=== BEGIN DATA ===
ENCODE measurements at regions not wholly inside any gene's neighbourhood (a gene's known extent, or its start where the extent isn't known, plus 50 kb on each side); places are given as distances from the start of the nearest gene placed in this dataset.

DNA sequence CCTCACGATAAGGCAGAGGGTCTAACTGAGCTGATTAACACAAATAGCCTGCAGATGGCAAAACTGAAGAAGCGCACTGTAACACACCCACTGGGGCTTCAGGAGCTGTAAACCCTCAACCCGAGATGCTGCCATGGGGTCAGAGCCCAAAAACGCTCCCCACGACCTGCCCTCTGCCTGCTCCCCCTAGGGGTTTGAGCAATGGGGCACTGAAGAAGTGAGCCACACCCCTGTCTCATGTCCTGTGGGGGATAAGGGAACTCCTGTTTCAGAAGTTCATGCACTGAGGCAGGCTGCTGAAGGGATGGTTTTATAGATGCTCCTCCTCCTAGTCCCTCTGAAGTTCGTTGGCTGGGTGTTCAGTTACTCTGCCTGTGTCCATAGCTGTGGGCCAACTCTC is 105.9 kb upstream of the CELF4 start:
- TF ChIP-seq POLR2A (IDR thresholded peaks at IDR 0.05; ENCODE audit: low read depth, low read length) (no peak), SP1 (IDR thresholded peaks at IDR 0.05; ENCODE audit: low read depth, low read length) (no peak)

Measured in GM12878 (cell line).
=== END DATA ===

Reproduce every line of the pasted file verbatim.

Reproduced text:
ENCODE measurements at regions not wholly inside any gene's neighbourhood (a gene's known extent, or its start where the extent isn't known, plus 50 kb on each side); places are given as distances from the start of the nearest gene placed in this dataset.

DNA sequence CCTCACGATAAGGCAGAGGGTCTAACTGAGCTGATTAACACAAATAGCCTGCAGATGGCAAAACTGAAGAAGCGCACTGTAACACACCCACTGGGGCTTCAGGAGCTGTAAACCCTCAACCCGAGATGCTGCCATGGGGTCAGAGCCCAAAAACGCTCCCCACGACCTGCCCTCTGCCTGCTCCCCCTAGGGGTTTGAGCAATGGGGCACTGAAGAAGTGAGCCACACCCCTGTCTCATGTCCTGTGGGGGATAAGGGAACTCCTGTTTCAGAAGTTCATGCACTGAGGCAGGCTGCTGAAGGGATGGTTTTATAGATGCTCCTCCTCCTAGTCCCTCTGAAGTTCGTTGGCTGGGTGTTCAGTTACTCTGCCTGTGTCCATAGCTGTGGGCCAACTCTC is 105.9 kb upstream of the CELF4 start:
- TF ChIP-seq POLR2A (IDR thresholded peaks at IDR 0.05; ENCODE audit: low read depth, low read length) (no peak), SP1 (IDR thresholded peaks at IDR 0.05; ENCODE audit: low read depth, low read length) (no peak)

Measured in GM12878 (cell line).